As told by John, Mary was weeping because she assumed that someone had carried Jesus away (John 20:13). In Mark, she and the other Mary were started to find a man – who was actually an angel – there instead of Jesus. The guards had already fled. She was startled – even terrified – because she did not know what was going on. Things were not as she expected them to be. As Mark tells the story, the angel said, “Do not be alarmed; you are looking for Jesus of Nazareth, who was crucified. He has been raised; he is not here. Look, there is the place they laid him. But go, tell his disciples and Peter that he is going ahead of you to Galilee; there you will see him, just as he told you.” So they went out and fled from the tomb, for terror and amazement had seized them; and they said nothing to any one, for they were afraid” (Mark 16:6-8). They were afraid that no one would believe them. They were afraid that someone might be accused of stealing the body of Jesus by the Roman government, and that they could be top suspects. So, they kept it to themselves, waiting to hear what would happen. They probably asked that same question. Now what?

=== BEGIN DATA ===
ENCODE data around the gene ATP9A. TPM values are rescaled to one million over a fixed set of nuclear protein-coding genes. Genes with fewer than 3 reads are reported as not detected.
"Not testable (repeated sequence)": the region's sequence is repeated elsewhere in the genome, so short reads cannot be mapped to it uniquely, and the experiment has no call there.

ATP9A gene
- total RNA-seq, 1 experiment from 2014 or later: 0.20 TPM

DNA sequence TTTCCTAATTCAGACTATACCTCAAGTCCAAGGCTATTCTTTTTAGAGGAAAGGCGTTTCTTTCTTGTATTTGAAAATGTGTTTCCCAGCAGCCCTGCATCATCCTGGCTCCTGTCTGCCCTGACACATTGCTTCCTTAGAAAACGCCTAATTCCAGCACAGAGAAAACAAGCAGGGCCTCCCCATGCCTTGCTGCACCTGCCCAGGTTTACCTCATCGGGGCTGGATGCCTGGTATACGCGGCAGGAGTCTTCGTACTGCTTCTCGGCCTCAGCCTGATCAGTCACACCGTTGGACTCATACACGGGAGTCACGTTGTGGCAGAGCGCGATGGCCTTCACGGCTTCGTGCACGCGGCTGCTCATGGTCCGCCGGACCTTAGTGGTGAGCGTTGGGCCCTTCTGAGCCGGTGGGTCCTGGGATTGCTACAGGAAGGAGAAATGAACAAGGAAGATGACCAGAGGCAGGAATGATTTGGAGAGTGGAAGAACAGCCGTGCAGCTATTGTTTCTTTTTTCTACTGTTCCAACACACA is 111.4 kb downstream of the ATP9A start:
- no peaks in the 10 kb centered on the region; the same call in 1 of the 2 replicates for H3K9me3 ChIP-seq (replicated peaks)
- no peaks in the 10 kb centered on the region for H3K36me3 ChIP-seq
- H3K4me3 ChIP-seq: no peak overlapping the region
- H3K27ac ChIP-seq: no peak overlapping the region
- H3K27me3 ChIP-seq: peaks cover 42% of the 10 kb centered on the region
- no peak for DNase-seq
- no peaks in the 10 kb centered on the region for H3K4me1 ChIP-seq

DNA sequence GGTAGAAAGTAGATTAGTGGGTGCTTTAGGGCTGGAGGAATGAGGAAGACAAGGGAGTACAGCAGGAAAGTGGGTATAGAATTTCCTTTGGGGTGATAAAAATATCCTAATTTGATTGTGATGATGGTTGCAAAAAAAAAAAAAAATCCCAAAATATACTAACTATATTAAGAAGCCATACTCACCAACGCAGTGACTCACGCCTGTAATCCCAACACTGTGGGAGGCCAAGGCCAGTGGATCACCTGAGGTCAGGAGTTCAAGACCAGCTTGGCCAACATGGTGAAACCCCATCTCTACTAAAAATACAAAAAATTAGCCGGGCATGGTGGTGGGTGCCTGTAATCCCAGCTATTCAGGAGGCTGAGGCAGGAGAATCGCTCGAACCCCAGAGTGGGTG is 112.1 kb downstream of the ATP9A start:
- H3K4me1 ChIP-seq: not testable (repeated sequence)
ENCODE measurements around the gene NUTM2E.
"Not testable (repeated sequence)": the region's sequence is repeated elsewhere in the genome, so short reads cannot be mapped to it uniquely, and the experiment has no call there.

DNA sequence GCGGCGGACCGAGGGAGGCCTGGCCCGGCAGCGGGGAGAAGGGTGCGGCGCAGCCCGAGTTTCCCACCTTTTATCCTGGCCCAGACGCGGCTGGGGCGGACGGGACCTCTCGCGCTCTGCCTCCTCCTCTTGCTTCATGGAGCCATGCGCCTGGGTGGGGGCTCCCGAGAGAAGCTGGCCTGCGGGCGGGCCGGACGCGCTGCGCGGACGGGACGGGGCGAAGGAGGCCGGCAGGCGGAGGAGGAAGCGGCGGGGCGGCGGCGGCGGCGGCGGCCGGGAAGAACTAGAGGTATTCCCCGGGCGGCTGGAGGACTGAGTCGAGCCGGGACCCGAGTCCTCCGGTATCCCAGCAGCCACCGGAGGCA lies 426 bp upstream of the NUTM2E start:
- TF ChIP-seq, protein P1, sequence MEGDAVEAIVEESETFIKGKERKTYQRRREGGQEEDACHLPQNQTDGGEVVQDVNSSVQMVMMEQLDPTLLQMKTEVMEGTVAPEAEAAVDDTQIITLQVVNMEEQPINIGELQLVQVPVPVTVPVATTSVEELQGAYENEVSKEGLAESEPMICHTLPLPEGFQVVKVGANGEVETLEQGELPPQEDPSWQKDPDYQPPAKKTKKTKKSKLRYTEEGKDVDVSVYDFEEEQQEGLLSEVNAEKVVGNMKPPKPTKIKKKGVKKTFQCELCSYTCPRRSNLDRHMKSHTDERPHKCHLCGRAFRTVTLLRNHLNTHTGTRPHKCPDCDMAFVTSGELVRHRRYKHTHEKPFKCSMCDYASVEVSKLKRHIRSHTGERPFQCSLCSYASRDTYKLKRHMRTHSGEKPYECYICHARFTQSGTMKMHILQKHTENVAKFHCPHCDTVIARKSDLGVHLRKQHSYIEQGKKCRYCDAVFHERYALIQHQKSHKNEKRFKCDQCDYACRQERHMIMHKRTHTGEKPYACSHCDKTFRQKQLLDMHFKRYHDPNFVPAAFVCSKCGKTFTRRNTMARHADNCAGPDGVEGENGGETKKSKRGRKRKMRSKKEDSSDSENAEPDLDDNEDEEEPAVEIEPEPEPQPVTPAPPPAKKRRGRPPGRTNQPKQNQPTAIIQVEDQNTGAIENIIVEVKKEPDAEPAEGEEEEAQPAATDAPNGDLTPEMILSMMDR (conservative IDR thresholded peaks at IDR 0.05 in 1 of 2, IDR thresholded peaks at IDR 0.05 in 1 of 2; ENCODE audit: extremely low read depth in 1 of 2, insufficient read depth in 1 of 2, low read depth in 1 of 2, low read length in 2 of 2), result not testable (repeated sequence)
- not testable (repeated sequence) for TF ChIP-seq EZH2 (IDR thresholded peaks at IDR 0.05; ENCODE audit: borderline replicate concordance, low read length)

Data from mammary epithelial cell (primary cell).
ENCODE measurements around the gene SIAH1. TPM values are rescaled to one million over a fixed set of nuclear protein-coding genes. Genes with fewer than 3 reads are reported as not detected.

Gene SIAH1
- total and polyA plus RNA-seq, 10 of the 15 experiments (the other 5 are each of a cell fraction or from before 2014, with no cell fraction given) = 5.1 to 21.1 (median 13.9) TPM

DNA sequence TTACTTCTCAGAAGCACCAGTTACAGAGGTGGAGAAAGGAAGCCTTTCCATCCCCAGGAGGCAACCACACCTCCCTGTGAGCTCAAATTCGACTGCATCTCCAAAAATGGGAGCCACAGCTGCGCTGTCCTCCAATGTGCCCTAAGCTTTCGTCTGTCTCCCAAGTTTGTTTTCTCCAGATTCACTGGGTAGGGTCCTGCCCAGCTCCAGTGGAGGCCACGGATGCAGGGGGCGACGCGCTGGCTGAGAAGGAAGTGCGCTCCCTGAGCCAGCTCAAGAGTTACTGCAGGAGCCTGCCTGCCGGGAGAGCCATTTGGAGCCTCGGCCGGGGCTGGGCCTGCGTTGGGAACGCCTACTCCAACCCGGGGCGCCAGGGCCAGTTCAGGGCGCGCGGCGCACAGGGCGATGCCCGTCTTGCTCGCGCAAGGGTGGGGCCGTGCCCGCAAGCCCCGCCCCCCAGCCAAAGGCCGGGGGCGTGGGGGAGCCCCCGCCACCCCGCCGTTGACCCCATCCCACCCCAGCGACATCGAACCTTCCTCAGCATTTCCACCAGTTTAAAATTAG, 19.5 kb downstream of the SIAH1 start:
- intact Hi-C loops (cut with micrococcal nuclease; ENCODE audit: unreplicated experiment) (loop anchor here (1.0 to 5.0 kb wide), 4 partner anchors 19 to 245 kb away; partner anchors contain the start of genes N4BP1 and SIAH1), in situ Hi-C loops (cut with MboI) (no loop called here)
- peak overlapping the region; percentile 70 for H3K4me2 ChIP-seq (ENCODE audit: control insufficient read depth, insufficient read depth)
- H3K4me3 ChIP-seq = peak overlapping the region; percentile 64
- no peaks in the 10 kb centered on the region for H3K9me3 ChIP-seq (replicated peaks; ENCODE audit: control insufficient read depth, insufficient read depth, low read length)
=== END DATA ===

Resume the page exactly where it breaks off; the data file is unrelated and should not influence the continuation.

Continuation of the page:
Now, we are called to spread the message. We are called as the body of Christ’s disciples to believe in the power and the occurrence of the resurrection, and to make it known through our work and through the way that we live our lives as a church. How do we believe in the power of God? By accepting the evidence of Christ’s resurrection in the empty tomb, and making the decision to believe in the power of God. If we decide that we will not accept something, we will not. It cannot be forced upon us. George Wilson was a man who was granted a pardon, but refused to accept that he deserved a pardon. While his lawyer argued that he could not face his sentence because he was pardoned, George wanted to keep his sentence. The case went to the United States Supreme Court, who ruled that without an acceptance, the pardon could not go into effect.